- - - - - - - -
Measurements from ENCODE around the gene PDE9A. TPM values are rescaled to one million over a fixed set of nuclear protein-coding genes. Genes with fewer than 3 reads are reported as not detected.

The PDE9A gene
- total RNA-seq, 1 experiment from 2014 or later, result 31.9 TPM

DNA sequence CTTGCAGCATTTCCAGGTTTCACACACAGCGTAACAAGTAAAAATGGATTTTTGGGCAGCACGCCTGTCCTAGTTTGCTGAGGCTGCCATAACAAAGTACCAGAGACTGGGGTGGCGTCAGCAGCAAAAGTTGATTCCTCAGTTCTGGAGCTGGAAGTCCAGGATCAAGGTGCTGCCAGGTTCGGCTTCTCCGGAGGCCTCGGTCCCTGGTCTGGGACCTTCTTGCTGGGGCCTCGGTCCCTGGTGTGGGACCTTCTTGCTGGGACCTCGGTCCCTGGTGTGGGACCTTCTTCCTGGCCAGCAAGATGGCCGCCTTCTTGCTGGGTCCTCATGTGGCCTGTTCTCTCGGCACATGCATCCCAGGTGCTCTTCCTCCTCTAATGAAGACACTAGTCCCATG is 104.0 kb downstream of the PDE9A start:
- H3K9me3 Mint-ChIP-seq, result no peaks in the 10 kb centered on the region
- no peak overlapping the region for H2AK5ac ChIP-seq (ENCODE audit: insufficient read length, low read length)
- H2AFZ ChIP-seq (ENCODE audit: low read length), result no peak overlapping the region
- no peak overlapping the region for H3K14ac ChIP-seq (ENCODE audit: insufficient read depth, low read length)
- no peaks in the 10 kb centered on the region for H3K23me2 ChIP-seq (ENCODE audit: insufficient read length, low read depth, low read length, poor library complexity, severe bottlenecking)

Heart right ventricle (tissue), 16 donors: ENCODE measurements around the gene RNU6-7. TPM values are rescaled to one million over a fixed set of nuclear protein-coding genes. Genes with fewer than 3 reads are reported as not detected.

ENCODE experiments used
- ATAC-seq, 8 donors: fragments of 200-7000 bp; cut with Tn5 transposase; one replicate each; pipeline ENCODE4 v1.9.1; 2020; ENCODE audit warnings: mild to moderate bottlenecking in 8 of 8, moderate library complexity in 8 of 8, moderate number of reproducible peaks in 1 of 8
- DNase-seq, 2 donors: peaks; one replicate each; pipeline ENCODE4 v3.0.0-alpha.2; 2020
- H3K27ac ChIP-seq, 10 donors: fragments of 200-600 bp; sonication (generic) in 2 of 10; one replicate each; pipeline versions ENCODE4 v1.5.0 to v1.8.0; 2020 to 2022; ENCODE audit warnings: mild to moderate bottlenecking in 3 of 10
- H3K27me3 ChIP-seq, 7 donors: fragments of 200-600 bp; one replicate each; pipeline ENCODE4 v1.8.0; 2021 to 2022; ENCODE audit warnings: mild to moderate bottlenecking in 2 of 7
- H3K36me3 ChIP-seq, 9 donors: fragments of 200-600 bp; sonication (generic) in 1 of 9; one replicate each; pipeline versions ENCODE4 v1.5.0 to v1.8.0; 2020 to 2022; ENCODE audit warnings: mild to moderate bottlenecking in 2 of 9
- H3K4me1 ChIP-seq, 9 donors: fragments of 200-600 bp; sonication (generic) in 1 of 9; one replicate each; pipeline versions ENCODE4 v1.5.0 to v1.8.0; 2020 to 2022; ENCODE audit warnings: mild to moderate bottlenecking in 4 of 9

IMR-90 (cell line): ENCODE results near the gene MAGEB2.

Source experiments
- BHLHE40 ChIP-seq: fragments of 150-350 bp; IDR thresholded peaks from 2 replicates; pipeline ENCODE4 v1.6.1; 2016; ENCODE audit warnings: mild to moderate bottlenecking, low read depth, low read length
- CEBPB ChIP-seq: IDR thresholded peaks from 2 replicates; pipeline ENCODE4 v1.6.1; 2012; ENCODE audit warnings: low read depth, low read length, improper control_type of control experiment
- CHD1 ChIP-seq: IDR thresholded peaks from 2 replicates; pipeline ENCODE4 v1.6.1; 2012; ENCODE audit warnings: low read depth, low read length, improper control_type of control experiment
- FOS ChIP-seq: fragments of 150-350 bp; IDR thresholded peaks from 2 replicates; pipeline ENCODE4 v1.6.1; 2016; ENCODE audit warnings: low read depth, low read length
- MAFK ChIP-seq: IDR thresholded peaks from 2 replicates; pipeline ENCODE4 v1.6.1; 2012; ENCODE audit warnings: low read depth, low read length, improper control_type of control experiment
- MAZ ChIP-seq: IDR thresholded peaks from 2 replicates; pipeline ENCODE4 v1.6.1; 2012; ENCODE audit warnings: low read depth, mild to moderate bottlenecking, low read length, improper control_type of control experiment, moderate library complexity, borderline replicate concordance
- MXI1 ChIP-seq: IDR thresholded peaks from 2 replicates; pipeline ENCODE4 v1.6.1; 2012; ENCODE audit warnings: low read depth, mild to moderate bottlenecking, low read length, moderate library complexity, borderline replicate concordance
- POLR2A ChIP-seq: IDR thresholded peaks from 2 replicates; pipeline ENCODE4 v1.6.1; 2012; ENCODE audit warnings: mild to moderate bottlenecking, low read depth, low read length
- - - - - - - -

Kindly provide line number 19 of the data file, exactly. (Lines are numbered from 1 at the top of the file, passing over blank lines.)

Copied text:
Source experiments